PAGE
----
Robin Thicke Reliant Stadium March 18, 2014
Robin Thicke finishes strong. Down on his knees, on top of a piano, arms raised to the sky as fireworks go off, he looks like a champ. The crowd is roaring, as it comes down from the high of "Blurred Lines," and as he and his band take a last bow and he heads over to the pickup truck that will take him out of the arena, it's easy to feel as if his first RodeoHouston performance was a triumph. And if you judge the show just by its end, maybe it was.
Of course, there's the little matter of the rest of his set, which was hardly inspiring, and a strong ending does not make a show good. That's not to say that Thicke didn't try to put on a good show; he really looked like he was giving it his all out there.
Unfortunately, his all wasn't particularly memorable.
Now, not every rodeo performance needs motorcycle stunts or copious amounts of ass-shaking. There are many ways to approach a show, and different things work for different people. The issue here was not one of talent; no, the problem here was that Thicke approached this performance as just another show.
Because of this, the giant confines of Reliant Stadium just sort of swallowed him up whole. His moves and his calls to action may work in an arena where you're not separated by a whole bunch of dirt from the audience, but many times on Tuesday night it looked more like he was talking to himself.
That's a shame, because Thicke is clearly a high-energy performer, and in the right circumstance his show could totally feel like a retro-soul revival with people dancing in the aisles. It just didn't feel that way at the rodeo.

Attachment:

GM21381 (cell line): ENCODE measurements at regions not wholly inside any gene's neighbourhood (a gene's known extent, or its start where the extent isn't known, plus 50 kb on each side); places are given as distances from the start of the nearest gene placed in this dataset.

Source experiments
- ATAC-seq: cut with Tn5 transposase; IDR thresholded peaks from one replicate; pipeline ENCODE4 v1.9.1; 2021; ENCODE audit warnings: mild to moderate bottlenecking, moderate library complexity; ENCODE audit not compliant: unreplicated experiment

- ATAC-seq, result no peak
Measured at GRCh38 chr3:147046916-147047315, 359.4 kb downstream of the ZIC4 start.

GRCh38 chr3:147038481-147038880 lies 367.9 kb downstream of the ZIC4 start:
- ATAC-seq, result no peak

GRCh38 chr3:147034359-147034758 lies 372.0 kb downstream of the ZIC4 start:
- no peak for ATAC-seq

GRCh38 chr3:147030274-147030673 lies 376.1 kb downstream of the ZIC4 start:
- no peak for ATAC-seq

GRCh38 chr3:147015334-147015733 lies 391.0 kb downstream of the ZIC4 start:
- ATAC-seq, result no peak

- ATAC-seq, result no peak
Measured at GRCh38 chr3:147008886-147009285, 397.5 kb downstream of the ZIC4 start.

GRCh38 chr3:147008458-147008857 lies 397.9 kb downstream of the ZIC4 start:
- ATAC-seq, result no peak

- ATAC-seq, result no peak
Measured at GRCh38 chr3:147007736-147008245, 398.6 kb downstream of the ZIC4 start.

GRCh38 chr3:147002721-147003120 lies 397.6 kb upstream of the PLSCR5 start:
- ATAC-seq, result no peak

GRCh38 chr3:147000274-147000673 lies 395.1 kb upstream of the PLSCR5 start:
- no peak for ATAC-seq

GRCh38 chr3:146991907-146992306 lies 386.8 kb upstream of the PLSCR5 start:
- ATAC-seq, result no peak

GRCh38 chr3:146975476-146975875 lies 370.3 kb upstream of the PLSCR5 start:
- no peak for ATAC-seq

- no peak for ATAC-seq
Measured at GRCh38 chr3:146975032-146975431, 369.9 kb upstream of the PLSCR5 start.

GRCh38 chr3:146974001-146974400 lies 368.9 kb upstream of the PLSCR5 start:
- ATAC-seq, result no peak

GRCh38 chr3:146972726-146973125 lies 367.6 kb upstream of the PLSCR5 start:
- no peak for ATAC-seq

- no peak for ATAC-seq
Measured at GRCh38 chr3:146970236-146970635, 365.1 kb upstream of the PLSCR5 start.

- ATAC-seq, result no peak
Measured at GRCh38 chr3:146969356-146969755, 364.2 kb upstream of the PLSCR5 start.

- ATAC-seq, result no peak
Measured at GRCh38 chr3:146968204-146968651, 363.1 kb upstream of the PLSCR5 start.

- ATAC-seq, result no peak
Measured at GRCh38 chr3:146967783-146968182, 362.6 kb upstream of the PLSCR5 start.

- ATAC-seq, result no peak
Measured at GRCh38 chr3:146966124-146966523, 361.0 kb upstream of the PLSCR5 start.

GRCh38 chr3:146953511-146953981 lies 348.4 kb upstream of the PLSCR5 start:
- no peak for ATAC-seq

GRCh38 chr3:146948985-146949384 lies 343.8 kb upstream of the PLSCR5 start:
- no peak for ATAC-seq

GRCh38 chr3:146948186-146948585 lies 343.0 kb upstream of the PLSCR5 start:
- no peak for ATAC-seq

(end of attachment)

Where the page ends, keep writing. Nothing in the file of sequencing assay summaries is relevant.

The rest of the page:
Technical issues didn't help matters. While on the whole things sounded OK, there were plenty of moments where a guitar was too low in the mix or a keyboard too high; we all know that synth bit in the hook to Michael Jackson's "Rock with You" is awesome, but the King of Pop would never let himself be outshined by a keyboard sound. That said, it was a pretty solid choice for a cover.
Review continues on the next page.
It's safe to say that we as a society are stuck with "Blurred Lines" for the foreseeable future. Some hits are temporary -- I assume I'm the only person that still has "Harlem Shake" on his MP3 player -- but some just get stuck into the fabric of pop culture. And judging by the way the crowd exploded when the song started, "Blurred Lines" is one of those songs.
It helped that he finally approached the crowd during the song, stopping to take selfies with a few of those folks lucky enough to be up front. Of course, he also didn't make it all the way around the arena, so there's probably a metaphor to be made there about trying hard but not hard enough.
Sometimes all you need to finish strong is the right song and a few hand slaps. It's a shame you have to do the rest of the show too.
Personal Bias: Is it possible to not have an opinion on someone? Before "Blurred Lines" I knew Thicke existed, but I was never particularly motivated to check out his music.
The Crowd: While plenty of great seats were still available, it was a solid showing for a Tuesday night.
Overheard in the Crowd: "I love fireworks. Sometimes I come just for the fireworks." #Truth
Random Notebook Dump: I'm naming my new band I Root for the Calves, because that's what I do during the calf scramble.
Mutton Busting Update: I haven't written about this much because, while fun, there hasn't really been anything to write home about at any of the nights I've been. Tonight however saw 3 kids make it into the 90s and another kid hit 88. Well done, children.
ROCKS OFF'S GREATEST HITS
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